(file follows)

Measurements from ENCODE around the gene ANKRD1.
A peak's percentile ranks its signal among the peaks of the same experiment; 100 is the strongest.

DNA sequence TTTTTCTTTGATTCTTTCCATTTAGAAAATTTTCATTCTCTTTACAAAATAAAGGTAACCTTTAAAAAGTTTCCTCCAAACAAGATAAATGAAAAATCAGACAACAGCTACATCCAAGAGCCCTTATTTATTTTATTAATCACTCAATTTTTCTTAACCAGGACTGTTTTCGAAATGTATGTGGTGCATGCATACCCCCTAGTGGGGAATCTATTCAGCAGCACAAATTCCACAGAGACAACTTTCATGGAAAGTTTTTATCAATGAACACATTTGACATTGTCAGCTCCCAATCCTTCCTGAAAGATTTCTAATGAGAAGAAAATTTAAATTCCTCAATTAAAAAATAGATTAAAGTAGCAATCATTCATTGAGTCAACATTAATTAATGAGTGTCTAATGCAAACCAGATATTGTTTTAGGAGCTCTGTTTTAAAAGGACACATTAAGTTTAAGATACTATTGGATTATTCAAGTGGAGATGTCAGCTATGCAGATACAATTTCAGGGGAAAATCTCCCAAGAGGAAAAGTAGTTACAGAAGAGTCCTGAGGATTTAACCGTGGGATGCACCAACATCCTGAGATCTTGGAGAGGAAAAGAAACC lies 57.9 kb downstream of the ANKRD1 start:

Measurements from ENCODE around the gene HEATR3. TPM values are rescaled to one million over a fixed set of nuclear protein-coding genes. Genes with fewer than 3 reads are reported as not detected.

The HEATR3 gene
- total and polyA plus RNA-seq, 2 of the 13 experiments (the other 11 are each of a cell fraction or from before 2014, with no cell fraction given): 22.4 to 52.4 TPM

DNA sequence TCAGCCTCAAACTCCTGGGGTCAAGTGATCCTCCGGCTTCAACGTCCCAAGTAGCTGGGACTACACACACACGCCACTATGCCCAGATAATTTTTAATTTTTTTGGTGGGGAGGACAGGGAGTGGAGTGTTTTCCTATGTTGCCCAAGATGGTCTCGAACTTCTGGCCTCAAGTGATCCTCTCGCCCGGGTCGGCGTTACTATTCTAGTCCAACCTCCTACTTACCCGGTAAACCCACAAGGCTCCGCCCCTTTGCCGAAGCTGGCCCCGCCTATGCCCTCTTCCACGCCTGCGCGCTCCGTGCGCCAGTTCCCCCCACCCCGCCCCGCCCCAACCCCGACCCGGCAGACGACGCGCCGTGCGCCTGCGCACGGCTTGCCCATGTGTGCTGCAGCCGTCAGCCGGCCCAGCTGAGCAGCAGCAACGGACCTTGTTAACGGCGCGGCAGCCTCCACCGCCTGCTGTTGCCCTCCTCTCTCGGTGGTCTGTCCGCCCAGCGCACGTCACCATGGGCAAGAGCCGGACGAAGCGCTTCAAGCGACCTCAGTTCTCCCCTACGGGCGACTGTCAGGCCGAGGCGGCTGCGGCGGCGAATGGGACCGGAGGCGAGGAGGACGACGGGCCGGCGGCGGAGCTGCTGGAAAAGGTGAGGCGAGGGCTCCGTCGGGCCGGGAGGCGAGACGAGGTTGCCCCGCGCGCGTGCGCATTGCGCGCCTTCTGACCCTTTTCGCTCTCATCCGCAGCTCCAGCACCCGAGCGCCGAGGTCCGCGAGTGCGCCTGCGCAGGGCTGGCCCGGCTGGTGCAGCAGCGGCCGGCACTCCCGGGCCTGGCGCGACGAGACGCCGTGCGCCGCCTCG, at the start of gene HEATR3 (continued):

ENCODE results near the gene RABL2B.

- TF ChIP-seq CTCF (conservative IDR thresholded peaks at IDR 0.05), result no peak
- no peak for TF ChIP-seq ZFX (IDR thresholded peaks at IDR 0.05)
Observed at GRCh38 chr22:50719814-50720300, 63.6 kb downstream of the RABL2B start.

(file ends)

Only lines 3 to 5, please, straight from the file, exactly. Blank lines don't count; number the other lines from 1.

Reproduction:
DNA sequence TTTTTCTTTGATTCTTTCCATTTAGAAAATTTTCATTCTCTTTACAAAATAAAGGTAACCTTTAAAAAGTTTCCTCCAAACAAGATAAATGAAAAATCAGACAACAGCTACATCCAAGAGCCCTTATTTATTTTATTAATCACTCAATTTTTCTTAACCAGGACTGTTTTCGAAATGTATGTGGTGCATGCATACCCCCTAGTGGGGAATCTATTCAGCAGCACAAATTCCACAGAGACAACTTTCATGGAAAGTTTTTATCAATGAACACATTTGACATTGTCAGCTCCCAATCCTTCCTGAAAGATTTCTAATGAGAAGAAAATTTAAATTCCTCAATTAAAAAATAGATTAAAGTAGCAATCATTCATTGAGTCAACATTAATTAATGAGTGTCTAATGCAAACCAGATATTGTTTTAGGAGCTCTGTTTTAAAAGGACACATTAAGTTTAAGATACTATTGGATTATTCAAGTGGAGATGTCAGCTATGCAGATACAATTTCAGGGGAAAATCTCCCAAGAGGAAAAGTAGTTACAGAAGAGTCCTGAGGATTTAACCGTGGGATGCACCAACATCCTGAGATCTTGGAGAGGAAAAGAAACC lies 57.9 kb downstream of the ANKRD1 start:

Measurements from ENCODE around the gene HEATR3. TPM values are rescaled to one million over a fixed set of nuclear protein-coding genes. Genes with fewer than 3 reads are reported as not detected.

The HEATR3 gene